Joseph Butler's Fifteen Sermons (1726) is a classic work of moral philosophy, widely influential ever since. The topics Butler discusses include the role of conscience in human nature, self-love and egoism, compassion, resentment and forgiveness, love of our neighbour and of God. The text of the second edition of the Sermons is here presented together with a selection of Butler's other ethical writings: the Dissertation of the Nature of Virtue, a sermon
on hypocrisy and liberty preached before the House of Lords, and relevant extracts from his correspondence with Samuel Clarke. David McNaughton contributes a substantial historical and philosophical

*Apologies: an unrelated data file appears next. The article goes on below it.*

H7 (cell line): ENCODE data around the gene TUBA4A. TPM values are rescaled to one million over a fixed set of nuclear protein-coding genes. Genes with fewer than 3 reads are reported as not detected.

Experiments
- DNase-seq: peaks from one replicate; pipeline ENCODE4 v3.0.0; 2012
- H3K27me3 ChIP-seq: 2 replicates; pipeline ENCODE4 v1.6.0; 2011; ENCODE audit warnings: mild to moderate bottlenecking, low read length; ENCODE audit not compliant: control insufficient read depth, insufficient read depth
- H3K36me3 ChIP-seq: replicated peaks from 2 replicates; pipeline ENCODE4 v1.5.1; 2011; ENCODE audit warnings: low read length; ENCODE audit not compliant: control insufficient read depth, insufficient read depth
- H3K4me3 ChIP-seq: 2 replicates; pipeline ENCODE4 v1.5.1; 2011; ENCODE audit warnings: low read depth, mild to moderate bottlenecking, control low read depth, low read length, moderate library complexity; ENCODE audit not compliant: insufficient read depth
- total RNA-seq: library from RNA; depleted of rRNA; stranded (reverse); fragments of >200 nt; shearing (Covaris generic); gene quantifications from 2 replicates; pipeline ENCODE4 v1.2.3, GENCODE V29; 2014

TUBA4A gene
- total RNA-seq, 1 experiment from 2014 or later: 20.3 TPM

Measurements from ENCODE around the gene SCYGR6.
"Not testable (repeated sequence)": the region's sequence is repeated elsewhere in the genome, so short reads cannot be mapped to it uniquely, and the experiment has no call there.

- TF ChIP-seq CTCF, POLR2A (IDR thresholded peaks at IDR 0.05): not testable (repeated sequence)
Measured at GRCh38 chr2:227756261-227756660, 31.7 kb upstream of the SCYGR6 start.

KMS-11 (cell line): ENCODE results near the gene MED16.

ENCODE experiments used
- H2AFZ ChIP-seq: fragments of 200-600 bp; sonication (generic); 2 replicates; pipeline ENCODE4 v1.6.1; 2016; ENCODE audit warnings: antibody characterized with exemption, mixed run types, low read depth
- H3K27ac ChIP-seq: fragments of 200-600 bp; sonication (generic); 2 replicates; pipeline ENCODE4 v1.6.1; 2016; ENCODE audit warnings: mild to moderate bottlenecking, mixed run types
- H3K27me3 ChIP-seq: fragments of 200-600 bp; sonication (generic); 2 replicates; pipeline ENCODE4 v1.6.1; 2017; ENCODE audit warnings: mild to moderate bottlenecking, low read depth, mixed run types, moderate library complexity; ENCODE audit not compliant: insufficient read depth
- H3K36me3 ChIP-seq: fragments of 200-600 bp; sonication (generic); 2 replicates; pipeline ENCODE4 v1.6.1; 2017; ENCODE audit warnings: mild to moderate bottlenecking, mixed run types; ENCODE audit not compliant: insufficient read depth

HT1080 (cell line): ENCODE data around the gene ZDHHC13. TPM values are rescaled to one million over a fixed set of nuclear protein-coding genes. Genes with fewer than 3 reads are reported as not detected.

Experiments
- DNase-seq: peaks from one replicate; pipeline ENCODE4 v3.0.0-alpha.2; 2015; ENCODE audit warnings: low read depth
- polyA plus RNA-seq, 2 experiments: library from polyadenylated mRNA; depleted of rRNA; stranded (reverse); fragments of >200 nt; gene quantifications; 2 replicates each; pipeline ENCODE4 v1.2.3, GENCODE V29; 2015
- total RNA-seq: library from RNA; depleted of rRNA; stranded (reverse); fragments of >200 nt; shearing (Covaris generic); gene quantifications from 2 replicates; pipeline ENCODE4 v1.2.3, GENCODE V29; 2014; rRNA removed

introduction to help readers understand these works and see their continuing importance. While it is a readers' edition which avoids the clutter of textual variants and intrusive footnotes, it comes complete with scholarly apparatus intended to aid the reader in studying Butler's work in depth. McNaughton also includes short summaries of Butler's predecessors, and a selective bibliography. This will be the definitive resource for anyone interested in Butler's moral philosophy.